Cervical fusion is a surgery that can treat a wide variety of complex diseases beyond what disc replacement can achieve. The main goals are decompressing the nerves and spinal cord and stabilizing the neck in proper alignment.
While cervical disc replacement is a great technology for many patients, cervical fusion is still necessary for many patients to address complex pathologies. Cervical fusion involves fusing the bones together usually involving removal of the discs and placement of hardware to hold the bones in place while they heal. Some loss of range of motion is expected but in cases of fracture, severe arthritis, or severe deformity, this actually does make sense.
- Cervical stenosis
- Cervical disc herniation
- Cervical foraminal stenosis
- Cervical degenerative disc disease
- Instability of the bones of the neck
- Fracture of the neck
- Cervical deformity and scoliosis
Cervical Fusion Procedure
- Kyphosis of the neck
- Cervical tumors and cancer
- Congenital neck abnormalities
- Failed disc replacement
- Failed cervical fusion
- Many more diseases
Cervical fusion is performed from the front of the neck (anterior), the back of the neck (posterior), or in complex cases from both the front and the back (360). Anterior surgeries of 2 or less levels are generally outpatient procedures but more levels usually require a short hospital stay. Posterior surgeries often require more days in the hospital as they are more invasive in general compared to anterior surgeries. Anterior fusions are often called ACDF’s short for Anterior Cervical Discectomy and Fusion. Posterior surgeries are call Posterior Cervical Fusions.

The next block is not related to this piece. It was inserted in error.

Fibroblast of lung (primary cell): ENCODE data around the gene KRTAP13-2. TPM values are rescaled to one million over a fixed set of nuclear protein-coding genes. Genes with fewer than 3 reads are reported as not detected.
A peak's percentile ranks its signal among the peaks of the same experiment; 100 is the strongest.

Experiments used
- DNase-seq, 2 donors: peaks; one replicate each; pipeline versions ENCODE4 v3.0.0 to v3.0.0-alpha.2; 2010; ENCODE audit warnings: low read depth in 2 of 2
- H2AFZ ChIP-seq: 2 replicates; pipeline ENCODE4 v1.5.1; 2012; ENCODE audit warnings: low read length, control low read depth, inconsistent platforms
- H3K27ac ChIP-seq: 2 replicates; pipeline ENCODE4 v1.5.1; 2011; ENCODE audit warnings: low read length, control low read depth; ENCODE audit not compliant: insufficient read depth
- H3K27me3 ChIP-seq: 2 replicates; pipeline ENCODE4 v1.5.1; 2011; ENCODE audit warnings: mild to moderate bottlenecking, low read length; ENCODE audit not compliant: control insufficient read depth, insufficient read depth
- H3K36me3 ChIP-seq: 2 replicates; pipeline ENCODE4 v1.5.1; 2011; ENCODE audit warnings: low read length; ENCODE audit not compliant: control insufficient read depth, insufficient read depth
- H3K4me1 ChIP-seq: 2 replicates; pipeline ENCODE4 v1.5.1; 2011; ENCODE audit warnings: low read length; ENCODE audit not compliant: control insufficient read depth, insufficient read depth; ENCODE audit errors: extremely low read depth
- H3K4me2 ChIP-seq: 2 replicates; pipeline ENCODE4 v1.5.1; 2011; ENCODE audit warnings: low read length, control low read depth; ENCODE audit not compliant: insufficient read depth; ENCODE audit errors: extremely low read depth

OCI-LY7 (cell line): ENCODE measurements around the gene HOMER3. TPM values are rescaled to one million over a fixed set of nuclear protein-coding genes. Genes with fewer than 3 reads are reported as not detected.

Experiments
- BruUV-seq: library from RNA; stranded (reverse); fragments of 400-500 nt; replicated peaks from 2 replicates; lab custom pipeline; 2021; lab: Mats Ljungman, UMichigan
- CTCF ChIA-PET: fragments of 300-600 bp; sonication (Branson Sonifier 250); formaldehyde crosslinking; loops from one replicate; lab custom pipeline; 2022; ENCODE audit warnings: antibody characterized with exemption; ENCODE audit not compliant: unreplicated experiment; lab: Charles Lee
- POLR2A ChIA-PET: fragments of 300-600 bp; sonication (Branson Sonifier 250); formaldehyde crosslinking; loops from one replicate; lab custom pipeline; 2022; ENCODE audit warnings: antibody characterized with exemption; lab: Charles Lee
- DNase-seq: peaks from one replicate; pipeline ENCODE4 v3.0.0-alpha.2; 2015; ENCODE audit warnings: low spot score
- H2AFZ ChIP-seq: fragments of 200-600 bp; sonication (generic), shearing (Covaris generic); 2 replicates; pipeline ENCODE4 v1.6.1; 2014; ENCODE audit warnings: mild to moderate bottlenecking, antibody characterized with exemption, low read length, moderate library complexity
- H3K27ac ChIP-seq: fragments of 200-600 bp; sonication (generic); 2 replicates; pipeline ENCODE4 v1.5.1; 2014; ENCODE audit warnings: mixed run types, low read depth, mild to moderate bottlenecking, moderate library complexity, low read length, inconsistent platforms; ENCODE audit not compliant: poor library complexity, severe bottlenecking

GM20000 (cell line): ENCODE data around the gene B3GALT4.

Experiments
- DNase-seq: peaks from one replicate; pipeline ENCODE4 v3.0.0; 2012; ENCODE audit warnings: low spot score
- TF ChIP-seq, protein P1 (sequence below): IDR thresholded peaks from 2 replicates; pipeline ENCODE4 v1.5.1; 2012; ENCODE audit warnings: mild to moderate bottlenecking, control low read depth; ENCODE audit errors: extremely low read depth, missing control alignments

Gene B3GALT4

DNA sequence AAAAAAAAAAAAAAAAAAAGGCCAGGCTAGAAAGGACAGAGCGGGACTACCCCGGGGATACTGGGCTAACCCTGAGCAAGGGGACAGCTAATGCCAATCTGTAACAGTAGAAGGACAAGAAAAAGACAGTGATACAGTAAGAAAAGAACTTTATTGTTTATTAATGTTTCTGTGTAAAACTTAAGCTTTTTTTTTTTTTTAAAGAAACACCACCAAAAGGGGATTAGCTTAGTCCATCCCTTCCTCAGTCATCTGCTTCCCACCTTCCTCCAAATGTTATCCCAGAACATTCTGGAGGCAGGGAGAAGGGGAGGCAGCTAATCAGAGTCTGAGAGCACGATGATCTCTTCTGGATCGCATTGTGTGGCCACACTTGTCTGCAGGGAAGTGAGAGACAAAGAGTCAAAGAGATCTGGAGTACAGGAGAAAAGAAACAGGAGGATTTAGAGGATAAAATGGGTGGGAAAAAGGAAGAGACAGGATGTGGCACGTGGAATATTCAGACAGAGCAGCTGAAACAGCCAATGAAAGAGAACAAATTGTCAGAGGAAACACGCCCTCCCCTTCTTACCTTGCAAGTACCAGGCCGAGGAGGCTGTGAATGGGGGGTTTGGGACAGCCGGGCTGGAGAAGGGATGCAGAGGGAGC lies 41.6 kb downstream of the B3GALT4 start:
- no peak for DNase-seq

Anterior Cervical Discectomy and Fusion
The approach is from a small incision in the front of the neck. The disc and bone spurs are removed off of the nerves carefully using a microscope for the delicate work around the nerves and spinal cord. Once the pressure is alleviated, a spacer is placed where the disc used to be. It is not mobile but acts as a strut to restore some height and shape that the disc lost. A small plate may be used to secure the bones together.
A simple 2 level ACDF takes about 1 hour to complete and is generally well tolerated.
Posterior Cervical Fusion
Posterior cervical fusions involve making an incision in the back of the neck. The bones are exposed carefully and when needed, bone can be removed off the nerves carefully. Screws are then placed in the bones avoiding critical structures.
The posterior approach is generally more painful than an anterior approach but can be more useful from some patients based on their pathology. The recovery is longer usually due to the more extensive muscle work that is involved in these approaches.
Cervical fusion resources
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Legacy Spine Clinic
24900 SE Stark St, Suite 109
Gresham, OR 97030
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